Models of uncertain preferences, such as Mallows, have been extensively studied due to their plethora of application domains. In a recent work, a conceptual and theoretical framework has been proposed for supporting uncertain preferences as first-class citizens in a relational database. The resulting database is probabilistic, and, consequently, query evaluation entails inference of marginal probabilities of query answers. In this paper, we embark on the challenge of a practical realization of this framework. We first describe an implementation of a query engine that supports querying probabilistic preferences alongside relational data. Our system accommodates preference distributions in the general form of the Repeated Insertion Model (RIM), which generalizes Mallows and other models. We then devise a novel inference algorithm for conjunctive queries over RIM, and show that it significantly outperforms the state of the art in terms of both asymptotic and empirical execution cost. We also develop performance optimizations that are based on sharing computation among different inference tasks in the workload. Finally, we conduct an extensive experimental evaluation and demonstrate that clear performance benefits can be realized by a query engine with built-in probabilistic inference, as compared to a stand alone implementation with a black-box inference solver.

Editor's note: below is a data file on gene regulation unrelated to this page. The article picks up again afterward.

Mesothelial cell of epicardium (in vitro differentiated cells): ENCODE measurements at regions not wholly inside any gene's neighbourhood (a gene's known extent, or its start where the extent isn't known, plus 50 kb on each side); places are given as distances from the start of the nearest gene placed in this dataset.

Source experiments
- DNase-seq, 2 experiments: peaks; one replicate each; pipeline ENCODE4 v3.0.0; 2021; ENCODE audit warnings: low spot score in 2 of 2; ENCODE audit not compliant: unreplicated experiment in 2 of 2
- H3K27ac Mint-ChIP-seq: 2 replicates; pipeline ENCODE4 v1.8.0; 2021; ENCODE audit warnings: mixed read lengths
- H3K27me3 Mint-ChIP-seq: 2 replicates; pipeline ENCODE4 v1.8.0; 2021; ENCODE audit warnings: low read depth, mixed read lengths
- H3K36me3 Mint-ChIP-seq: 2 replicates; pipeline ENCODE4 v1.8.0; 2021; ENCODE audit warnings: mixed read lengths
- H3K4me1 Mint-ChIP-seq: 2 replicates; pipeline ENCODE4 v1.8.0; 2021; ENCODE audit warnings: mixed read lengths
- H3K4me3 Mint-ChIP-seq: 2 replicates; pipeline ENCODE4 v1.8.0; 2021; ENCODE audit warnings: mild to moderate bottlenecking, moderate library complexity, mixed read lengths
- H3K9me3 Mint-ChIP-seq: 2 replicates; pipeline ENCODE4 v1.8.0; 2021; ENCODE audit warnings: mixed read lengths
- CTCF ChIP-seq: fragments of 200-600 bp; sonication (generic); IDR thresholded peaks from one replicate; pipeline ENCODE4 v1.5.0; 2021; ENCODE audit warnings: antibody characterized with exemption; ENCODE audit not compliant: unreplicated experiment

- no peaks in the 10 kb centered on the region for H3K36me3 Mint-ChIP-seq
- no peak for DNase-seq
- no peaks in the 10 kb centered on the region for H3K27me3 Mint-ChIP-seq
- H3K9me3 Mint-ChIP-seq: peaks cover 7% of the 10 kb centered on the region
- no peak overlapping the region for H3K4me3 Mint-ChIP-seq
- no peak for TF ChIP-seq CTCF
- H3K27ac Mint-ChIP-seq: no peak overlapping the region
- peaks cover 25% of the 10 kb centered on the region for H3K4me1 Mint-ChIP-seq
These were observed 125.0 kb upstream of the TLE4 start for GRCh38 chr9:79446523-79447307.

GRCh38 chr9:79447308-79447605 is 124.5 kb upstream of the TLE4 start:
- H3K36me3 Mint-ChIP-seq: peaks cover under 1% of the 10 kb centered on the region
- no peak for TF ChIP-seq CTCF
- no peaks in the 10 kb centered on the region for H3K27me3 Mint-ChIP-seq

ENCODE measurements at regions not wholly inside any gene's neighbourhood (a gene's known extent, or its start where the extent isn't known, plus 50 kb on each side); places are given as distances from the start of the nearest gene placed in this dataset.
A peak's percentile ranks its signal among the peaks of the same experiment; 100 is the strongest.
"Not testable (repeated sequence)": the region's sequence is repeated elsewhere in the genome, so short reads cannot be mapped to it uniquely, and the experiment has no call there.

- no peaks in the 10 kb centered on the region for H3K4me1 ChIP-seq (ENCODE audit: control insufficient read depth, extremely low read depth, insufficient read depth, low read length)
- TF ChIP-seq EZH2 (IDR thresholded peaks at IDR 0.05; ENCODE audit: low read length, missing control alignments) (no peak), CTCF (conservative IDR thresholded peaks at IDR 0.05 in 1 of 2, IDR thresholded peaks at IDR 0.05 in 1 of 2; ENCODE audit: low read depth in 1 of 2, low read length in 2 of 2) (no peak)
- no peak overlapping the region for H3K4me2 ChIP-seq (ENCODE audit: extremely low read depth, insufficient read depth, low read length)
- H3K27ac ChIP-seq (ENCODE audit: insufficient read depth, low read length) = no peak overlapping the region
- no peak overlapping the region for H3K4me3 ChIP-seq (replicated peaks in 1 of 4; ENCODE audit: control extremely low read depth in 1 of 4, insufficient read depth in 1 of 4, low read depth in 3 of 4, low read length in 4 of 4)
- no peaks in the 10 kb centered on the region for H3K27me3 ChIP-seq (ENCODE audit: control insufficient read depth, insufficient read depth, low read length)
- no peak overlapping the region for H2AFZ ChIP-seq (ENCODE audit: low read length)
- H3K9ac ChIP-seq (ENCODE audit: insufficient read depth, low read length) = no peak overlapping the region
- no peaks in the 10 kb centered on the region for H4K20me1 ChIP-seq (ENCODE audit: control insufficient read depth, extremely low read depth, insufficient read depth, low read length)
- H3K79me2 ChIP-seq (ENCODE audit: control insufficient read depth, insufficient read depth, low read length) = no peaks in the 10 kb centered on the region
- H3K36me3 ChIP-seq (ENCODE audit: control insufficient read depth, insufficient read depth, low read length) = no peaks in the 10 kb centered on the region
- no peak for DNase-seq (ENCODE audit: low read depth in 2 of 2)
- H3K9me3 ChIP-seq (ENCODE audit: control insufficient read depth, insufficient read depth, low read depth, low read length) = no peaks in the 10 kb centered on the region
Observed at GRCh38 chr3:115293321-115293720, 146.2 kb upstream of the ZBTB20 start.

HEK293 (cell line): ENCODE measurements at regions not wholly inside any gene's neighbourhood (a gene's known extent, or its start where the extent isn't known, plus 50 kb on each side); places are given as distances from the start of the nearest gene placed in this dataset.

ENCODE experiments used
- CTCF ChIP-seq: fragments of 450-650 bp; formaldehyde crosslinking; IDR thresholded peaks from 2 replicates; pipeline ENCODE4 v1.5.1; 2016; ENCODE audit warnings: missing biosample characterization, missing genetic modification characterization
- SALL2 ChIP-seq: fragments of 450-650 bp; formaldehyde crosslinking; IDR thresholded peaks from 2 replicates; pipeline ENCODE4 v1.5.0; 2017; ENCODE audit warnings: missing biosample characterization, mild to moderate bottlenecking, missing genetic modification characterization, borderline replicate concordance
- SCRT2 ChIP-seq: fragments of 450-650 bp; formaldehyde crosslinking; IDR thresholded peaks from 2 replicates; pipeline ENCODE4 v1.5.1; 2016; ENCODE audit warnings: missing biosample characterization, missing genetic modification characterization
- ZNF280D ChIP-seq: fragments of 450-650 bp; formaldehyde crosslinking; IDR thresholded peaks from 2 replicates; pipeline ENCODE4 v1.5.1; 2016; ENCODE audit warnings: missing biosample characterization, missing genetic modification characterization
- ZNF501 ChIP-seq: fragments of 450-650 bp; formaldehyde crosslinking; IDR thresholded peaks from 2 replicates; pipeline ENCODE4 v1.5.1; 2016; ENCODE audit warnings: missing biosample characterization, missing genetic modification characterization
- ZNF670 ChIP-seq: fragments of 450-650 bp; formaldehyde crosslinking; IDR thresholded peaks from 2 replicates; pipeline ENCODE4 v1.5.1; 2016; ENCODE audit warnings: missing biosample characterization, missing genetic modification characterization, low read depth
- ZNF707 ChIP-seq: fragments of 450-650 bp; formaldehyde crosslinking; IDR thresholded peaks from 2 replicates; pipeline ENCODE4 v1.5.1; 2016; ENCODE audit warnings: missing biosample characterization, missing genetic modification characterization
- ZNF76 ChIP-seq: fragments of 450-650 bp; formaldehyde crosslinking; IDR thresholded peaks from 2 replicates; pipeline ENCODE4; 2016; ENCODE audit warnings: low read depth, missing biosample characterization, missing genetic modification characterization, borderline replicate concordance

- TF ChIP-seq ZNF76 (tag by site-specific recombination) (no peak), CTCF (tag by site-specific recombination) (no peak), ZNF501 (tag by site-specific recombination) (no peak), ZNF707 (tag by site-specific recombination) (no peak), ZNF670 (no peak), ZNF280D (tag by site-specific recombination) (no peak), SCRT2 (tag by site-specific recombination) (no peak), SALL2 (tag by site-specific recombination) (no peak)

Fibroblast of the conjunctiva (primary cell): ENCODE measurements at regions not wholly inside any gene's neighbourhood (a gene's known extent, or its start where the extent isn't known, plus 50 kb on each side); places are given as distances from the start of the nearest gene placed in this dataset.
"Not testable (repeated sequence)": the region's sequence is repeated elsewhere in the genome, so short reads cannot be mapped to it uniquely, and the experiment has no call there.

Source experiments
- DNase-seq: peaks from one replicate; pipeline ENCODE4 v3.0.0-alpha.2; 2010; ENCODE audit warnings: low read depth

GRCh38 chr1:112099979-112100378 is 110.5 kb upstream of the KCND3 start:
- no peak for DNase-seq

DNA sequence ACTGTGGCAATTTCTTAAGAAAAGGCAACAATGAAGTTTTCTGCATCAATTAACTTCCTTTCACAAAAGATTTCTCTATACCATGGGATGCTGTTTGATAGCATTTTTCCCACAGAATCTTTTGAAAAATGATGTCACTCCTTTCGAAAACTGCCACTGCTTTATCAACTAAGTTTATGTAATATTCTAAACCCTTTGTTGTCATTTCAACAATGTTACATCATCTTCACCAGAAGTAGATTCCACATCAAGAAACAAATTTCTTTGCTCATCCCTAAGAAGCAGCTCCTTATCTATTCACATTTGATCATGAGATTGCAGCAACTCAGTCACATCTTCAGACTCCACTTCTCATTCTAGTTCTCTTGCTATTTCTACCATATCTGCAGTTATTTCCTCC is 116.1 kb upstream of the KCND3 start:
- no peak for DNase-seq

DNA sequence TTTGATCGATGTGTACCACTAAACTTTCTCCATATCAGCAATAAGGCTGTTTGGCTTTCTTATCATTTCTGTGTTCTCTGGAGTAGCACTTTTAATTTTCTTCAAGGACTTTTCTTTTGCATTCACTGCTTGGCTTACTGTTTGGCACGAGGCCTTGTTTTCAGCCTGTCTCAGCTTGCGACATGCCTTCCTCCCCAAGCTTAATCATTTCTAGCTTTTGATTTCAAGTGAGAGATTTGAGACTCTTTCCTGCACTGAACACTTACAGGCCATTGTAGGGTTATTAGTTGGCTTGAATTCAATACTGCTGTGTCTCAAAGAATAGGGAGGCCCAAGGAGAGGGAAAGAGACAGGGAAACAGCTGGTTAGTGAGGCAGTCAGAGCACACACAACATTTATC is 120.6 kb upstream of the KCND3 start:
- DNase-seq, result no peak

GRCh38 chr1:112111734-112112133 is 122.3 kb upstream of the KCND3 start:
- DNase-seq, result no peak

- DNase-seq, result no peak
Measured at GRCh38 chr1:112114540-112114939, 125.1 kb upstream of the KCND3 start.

We develop a novel framework that aims to create bridges between the computational social choice and the database management communities. This framework enriches the tasks currently supported in computational social choice with relational database context, thus making it possible to formulate sophisticated queries about voting rules, candidates, voters, issues, and positions. At the conceptual level, we give rigorous semantics to queries in this framework by introducing the notions of necessary answers and possible answers to queries. At the technical level, we embark on an investigation of the computational complexity of the necessary answers. In particular, we establish a number of results about the complexity of the necessary answers of conjunctive queries involving the plurality rule that contrast sharply with earlier results about the complexity of the necessary winners under the plurality rule.